Richard G. Newhauser is a recipient of a John Simon Guggenheim Memorial Foundation Fellowship, Gladys Krieble Delmas Foundation/American Council of Learned Societies Senior Level Fellowship, and a fellowship at the National Humanities Center (through the Lilly Endowment). He is also a life member at Clare Hall, Cambridge University, and has directed two Summer Seminars funded by the NEH at Darwin College, Cambridge University, on "The Seven Deadly Sins as Cultural Constructions in the Middle Ages."
His major areas of research are focused on Middle English literature, especially the works of the Gawain-Poet and Chaucer, and intellectual history, in particular the moral tradition in medieval thought, and sensory studies (sensology). His most recent monographs include a translation of Peter of Limoges, "The Moral Treatise on the Eye" (2012); "A Supplement to Morton W. Bloomfield et al.," "Incipits of Latin Works on the Virtues and Vices, 1100-1500 A.D.'"(2008); "Sin: Essays on the Moral Tradition in the Western Middle Ages, Variorum Collected Studies Series" (2007); and "The Early History of Greed: The Sin of Avarice in Early Medieval Thought and Literature" (2000).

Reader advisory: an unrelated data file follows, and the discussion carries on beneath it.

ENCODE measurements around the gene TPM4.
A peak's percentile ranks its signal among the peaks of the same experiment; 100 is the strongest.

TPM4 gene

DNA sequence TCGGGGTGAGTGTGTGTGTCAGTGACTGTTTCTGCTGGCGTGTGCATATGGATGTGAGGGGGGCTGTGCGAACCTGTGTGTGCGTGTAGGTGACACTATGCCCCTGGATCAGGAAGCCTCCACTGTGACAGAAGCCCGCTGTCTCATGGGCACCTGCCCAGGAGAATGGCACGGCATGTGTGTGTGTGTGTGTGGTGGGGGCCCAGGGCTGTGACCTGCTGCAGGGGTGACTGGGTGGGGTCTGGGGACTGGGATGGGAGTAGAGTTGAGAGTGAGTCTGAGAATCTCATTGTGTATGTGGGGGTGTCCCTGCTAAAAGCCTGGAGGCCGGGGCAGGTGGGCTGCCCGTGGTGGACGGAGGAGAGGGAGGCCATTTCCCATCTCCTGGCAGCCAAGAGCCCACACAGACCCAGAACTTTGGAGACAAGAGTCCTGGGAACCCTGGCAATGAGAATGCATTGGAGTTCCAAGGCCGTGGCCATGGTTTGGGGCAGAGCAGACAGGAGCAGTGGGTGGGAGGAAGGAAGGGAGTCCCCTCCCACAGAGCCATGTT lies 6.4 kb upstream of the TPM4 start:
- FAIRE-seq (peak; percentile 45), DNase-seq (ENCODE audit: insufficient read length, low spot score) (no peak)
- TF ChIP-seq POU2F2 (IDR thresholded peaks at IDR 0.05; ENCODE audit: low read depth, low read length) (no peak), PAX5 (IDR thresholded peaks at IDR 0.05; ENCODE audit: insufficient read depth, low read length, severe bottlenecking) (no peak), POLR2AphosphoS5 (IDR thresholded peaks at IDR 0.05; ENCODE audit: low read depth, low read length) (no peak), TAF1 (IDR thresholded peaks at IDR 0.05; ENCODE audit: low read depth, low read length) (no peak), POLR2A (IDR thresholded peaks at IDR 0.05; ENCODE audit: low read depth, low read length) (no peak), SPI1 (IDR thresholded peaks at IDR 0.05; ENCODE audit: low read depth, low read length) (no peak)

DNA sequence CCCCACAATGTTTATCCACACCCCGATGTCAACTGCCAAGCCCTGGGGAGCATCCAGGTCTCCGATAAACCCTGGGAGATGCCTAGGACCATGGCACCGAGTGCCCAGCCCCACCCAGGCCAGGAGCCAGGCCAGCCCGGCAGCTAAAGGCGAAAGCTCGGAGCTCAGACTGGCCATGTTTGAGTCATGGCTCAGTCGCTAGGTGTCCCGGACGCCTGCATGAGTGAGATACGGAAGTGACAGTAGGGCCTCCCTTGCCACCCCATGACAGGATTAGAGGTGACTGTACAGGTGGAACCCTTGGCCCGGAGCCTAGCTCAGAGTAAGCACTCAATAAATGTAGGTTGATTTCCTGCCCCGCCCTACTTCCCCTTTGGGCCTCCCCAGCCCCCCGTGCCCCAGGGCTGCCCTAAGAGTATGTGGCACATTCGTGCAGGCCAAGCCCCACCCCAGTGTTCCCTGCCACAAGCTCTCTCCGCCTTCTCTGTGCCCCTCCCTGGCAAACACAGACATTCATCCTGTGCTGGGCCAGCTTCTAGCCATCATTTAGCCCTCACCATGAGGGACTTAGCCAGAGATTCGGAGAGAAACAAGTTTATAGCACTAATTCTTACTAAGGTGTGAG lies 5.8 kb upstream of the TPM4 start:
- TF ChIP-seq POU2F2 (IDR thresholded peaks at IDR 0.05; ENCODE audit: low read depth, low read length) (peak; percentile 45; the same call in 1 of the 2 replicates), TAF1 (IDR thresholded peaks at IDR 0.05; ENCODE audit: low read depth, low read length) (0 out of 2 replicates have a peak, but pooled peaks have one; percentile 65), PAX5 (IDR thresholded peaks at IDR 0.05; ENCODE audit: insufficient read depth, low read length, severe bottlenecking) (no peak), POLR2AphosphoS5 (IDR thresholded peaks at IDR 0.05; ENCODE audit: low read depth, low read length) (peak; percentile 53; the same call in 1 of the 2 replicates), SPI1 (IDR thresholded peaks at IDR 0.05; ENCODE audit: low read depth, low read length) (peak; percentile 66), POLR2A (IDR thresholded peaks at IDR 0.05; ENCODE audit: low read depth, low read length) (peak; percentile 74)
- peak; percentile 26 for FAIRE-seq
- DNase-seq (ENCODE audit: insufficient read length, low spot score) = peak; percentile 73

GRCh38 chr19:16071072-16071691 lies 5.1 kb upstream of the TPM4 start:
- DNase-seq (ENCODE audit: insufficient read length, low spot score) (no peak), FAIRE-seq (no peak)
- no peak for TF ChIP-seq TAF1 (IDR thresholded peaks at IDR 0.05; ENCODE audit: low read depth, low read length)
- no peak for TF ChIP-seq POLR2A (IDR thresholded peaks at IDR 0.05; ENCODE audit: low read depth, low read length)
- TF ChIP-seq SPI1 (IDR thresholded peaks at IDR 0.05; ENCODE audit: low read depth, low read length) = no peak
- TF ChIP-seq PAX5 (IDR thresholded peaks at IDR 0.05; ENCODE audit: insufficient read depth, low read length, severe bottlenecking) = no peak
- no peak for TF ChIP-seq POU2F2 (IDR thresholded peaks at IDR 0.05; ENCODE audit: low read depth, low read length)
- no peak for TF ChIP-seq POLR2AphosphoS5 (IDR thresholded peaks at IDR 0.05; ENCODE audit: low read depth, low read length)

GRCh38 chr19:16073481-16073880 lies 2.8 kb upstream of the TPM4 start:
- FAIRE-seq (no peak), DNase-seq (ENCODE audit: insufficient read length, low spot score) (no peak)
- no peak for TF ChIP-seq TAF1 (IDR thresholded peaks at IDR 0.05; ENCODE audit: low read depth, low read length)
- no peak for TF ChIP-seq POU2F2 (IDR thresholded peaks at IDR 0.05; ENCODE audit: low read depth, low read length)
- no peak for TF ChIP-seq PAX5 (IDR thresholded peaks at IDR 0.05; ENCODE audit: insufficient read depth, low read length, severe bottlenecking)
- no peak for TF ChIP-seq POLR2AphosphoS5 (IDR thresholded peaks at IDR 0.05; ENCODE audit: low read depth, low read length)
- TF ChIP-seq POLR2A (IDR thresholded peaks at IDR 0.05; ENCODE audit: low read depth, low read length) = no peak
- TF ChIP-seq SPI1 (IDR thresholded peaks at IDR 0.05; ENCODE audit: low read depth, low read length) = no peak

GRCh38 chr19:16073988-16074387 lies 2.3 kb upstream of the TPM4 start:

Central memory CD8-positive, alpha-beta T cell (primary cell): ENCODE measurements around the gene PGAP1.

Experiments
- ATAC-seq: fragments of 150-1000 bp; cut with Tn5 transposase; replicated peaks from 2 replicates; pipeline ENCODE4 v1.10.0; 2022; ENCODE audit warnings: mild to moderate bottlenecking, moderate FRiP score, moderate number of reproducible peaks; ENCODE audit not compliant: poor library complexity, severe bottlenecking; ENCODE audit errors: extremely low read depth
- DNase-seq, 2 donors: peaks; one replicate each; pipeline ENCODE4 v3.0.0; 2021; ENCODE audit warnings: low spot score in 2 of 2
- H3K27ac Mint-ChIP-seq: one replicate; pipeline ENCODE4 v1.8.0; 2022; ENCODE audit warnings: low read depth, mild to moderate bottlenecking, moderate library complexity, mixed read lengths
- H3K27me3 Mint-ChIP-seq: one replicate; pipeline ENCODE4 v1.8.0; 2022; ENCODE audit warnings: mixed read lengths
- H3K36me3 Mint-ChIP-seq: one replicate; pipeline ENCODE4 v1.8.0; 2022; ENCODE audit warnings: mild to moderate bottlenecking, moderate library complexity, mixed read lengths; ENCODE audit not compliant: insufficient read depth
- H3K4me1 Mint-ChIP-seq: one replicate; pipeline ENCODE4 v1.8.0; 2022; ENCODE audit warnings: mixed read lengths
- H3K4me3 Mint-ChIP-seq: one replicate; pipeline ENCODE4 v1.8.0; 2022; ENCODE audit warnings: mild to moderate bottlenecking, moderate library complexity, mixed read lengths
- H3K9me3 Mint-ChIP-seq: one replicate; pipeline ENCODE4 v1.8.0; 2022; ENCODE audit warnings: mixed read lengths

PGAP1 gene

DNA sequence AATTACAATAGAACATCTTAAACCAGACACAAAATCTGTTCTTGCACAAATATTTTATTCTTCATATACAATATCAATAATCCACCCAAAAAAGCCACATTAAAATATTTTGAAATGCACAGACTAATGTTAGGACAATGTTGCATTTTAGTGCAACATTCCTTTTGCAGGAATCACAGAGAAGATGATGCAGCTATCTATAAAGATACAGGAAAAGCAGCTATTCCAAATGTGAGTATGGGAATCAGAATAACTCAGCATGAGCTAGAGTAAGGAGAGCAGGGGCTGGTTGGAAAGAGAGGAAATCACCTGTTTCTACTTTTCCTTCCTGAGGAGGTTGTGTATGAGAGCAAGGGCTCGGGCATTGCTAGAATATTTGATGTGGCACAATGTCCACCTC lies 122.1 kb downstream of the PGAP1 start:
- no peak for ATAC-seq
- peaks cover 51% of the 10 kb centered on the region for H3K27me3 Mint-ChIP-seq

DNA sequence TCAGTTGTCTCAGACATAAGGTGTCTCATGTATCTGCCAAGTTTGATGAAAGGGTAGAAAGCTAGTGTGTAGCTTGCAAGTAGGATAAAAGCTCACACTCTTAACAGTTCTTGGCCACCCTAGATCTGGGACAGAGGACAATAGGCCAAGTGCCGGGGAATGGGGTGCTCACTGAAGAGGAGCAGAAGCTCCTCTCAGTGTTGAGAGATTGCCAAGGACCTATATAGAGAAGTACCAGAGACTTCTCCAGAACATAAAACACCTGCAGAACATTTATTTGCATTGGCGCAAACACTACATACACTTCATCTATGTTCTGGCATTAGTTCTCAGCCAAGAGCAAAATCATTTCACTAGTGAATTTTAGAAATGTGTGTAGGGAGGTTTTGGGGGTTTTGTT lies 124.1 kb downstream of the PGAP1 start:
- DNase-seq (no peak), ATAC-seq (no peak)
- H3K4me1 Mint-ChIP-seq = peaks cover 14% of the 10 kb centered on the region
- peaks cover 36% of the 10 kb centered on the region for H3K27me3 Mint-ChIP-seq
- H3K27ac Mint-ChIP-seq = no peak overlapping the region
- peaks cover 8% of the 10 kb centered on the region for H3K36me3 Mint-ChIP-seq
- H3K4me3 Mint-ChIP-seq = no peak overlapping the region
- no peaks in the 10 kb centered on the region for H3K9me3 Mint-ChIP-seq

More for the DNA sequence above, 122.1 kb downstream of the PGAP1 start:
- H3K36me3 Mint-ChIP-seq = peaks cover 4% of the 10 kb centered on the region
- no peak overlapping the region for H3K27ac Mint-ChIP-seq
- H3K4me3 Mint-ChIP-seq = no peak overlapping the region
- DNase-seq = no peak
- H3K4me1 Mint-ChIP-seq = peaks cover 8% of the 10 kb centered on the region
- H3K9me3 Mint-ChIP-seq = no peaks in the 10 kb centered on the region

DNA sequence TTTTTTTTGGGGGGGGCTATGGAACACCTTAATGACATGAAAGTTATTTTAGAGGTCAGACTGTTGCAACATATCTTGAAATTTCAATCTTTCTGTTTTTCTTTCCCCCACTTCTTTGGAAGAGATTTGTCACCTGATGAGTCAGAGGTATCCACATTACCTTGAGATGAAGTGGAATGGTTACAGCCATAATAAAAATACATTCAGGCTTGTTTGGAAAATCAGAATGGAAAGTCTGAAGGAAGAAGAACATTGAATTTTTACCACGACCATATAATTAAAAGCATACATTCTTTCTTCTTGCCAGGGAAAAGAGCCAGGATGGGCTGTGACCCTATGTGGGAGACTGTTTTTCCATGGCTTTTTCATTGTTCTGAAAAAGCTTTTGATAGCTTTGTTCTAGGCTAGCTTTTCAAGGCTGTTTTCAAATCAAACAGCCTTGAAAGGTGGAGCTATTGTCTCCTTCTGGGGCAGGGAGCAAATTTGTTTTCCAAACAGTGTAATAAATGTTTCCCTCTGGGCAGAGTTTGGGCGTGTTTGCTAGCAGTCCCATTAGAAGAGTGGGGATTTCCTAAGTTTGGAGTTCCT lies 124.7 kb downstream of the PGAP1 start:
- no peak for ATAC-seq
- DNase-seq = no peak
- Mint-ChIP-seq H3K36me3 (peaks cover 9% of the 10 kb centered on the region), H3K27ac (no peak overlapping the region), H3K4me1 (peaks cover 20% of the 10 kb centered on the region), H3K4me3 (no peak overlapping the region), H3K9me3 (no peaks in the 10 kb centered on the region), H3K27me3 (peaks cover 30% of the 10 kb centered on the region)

Newhauser has edited collections of scholarly essays, including "A Cultural History of the Senses in the Middle Ages" (2014); "The Seven Deadly Sins: From Communities to Individuals" (2007); "Virtue and Ethics in the Twelfth Century" (2005); and "In the Garden of Evil: The Vices and Culture in the Middle Ages" (2005). He has also contributed articles to R. M. Correale and M. Hamel, eds., "Sources and Analogues of The Canterbury Tales, I" (2002); D. Brewer and J. Gibson, eds., "Companion to the Gawain-Poet" (1997); The Review of English Studies, Medium AEvum; Studies in Philology; and numerous other journals.